- Sequencing: Organise groups of actions with a beginning, middle, and end, so that users know where they are when they are done and have the satisfaction of accomplishment.
- Error Prevention & Handling:
- Error Recovery: Provide clear, plain-language messages to describe the problem and suggest a solution to help users recover from any errors.
- Undo & Redo: Provide “emergency exits” to allow users to abandon an unwanted action. The ability to reverse actions relieves anxiety and encourages user exploration of unfamiliar options.
- Consistency & Standards:
Follow appropriate standards for the platform and the suite of products. Within an application make sure that actions, terminology, and commands are used consistently.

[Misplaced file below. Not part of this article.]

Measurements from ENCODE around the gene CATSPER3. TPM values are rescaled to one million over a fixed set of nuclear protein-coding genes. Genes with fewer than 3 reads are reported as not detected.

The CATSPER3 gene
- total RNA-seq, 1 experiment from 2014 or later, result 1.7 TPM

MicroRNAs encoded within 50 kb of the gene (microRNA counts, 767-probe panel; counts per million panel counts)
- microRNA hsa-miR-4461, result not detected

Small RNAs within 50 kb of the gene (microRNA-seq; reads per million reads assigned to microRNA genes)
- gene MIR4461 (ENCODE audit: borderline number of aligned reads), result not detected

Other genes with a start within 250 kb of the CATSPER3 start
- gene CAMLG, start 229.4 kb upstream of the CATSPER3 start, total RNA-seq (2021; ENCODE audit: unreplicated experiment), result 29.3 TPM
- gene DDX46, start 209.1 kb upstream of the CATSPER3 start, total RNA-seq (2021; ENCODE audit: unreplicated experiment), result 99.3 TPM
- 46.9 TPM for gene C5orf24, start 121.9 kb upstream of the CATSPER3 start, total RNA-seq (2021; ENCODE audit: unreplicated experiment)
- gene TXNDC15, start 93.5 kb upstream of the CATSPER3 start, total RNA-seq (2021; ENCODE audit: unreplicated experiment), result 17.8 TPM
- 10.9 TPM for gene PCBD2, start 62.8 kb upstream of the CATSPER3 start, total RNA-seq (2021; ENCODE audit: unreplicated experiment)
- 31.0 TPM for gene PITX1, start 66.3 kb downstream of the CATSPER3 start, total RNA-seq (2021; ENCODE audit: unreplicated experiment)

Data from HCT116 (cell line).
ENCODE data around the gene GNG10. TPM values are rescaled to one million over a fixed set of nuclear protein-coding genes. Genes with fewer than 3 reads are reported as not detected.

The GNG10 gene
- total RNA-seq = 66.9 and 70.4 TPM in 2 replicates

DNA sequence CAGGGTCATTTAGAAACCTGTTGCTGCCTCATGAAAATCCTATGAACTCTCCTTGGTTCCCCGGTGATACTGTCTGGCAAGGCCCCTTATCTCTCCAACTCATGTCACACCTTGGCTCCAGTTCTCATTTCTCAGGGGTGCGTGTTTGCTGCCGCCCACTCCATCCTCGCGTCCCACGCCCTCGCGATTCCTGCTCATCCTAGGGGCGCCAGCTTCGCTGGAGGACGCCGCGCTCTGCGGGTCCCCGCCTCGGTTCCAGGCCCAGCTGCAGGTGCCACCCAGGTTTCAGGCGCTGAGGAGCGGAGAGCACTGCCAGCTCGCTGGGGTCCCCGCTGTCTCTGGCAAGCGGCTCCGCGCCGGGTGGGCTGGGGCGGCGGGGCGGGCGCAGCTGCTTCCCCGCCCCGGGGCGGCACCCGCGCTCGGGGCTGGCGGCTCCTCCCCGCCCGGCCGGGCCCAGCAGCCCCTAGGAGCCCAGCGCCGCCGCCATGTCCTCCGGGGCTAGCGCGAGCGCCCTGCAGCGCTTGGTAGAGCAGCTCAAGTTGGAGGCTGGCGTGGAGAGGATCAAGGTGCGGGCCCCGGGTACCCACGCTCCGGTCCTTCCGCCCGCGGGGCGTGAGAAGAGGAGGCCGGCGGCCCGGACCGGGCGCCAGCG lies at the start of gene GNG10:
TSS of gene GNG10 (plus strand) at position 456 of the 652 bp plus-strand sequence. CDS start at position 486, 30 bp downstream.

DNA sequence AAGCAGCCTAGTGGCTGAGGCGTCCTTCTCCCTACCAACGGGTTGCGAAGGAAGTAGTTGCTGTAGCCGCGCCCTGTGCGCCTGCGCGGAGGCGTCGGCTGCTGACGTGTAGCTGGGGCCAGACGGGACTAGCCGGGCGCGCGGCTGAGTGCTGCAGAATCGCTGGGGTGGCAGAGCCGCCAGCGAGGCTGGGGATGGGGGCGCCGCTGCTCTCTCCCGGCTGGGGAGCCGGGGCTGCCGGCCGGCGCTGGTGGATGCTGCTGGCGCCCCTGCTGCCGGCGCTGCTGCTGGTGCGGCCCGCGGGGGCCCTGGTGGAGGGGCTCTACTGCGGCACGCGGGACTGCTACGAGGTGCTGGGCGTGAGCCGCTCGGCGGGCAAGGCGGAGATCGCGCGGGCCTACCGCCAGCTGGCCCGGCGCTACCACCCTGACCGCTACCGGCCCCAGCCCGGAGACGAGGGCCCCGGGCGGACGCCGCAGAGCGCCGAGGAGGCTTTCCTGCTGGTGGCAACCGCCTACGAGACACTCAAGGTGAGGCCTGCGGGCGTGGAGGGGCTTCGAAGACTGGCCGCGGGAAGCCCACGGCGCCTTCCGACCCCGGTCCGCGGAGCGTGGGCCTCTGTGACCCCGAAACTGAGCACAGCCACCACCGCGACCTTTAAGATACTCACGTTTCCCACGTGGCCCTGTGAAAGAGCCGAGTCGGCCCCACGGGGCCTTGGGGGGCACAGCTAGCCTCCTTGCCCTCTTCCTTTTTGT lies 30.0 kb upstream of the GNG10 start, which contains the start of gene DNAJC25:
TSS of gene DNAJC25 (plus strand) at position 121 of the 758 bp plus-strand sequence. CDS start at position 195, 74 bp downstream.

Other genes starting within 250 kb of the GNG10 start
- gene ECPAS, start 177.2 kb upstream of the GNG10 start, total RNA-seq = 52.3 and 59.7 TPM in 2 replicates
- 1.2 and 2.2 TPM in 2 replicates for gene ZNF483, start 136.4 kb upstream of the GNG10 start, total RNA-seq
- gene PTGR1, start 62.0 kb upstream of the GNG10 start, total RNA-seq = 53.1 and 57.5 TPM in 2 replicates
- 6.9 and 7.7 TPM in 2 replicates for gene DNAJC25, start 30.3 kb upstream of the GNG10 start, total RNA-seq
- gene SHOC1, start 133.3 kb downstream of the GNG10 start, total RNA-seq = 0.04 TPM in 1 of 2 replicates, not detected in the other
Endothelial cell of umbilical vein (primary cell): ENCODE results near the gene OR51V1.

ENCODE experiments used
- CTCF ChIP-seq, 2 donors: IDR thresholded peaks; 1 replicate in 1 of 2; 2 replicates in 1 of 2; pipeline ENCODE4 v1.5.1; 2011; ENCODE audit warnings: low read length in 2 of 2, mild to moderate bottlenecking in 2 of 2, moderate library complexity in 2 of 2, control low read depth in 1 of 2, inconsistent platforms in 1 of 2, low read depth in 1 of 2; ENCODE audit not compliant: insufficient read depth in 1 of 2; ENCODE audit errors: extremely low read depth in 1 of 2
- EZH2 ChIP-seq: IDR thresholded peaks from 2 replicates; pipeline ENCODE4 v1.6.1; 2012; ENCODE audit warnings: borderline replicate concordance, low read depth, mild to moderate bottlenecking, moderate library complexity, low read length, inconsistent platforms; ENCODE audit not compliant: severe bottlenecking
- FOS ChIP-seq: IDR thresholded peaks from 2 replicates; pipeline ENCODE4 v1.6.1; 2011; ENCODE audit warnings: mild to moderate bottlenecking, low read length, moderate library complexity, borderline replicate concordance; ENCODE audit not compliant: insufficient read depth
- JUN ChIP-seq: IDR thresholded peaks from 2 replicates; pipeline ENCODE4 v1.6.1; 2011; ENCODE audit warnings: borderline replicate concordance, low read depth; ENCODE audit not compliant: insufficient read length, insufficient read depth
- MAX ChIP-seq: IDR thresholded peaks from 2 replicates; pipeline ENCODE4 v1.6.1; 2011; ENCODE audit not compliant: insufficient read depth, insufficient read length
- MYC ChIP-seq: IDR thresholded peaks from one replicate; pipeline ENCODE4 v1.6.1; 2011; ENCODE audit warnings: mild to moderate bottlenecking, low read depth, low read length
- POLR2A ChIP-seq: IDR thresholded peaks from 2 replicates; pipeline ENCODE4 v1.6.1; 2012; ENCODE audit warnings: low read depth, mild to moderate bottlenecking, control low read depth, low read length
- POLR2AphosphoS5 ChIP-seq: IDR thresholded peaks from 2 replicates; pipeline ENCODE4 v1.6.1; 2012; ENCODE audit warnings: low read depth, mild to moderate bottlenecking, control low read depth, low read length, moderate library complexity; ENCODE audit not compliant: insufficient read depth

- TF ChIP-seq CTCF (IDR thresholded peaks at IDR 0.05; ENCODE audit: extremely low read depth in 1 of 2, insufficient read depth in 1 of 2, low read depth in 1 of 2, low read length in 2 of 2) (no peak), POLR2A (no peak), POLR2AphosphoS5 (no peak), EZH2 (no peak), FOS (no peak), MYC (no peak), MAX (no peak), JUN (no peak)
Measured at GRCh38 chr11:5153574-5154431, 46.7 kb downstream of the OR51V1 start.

- Aesthetic & Minimalist Design:
- Simplicity: Reduce clutter and eliminate any unnecessary or irrelevant elements.
- Visibility: Keep the most commonly used options for a task visible.
Targeted Users for Usability Testing
There are 4 users I approached, those were close to the target audience/personas of this product to perform summative usability testing exercise is as follows:
Usability testing is a task-driven exercise, where the usability analyst narrates a scenario to the tester to help him to get into that situation to perform the given task.
Scenario: Assume that recently you came to know about Dream11 application from one of your friend. He explained how you can earn money by following your passion & utilising your cricket knowledge using this application.
Task to perform:
1. Install Dream11 android app on your mobile.
2. Create your best cricket team.